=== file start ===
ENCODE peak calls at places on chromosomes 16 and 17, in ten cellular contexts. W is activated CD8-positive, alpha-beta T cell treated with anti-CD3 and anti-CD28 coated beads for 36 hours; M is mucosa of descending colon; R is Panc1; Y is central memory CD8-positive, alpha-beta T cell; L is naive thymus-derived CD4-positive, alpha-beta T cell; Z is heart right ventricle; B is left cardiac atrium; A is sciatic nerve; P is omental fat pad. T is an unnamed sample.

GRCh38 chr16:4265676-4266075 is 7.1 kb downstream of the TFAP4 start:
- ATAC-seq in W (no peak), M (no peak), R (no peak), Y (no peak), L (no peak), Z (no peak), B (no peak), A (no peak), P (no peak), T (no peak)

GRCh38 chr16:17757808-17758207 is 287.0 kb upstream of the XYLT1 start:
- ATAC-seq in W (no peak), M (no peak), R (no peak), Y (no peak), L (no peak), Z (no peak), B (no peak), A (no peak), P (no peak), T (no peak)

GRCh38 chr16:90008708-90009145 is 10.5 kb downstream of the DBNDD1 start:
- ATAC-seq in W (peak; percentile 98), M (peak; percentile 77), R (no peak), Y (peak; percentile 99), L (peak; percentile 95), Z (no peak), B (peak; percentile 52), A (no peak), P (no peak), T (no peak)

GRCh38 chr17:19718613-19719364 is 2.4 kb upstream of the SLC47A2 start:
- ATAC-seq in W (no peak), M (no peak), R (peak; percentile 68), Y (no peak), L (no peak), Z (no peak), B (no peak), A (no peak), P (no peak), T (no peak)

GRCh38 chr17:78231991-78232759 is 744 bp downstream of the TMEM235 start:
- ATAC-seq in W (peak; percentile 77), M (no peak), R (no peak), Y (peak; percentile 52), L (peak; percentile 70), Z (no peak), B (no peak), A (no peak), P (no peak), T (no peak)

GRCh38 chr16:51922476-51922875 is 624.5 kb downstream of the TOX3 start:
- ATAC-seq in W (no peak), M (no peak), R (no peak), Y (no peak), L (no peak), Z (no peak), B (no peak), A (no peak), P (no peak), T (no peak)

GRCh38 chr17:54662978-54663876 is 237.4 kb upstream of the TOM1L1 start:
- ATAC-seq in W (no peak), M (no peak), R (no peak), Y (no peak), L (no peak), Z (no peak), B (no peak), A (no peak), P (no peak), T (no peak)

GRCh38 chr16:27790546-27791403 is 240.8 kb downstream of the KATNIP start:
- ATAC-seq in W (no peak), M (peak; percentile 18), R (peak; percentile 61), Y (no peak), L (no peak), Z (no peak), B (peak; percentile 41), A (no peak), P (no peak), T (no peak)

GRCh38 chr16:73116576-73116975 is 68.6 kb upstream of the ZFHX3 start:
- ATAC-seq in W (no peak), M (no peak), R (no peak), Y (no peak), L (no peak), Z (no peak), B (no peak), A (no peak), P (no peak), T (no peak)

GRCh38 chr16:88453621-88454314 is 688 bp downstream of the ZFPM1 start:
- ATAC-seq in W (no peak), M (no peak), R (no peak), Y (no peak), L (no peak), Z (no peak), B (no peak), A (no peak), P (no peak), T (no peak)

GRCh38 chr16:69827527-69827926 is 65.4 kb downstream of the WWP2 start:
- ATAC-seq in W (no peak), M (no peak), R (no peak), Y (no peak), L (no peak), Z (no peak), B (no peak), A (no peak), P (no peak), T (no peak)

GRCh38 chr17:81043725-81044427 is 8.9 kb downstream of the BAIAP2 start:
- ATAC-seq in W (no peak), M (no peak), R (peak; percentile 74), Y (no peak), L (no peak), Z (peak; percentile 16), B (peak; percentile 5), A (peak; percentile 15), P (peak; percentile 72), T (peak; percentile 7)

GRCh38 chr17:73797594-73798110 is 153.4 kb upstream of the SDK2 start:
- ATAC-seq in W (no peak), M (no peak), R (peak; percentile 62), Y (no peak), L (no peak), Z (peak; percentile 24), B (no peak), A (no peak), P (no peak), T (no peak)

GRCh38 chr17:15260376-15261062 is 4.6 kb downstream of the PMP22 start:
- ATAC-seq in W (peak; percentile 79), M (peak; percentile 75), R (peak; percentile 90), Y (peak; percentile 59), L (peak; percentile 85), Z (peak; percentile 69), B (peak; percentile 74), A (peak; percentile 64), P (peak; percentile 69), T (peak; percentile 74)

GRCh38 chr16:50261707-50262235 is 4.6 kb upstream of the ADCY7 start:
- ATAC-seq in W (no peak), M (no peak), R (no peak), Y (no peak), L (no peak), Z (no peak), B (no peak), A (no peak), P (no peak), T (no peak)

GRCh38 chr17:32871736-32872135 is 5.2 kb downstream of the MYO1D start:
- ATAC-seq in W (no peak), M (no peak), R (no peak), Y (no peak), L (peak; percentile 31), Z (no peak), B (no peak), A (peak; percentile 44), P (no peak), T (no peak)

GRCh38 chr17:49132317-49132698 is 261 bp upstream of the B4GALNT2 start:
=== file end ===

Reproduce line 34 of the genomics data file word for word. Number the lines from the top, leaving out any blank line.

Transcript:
GRCh38 chr17:49132317-49132698 is 261 bp upstream of the B4GALNT2 start: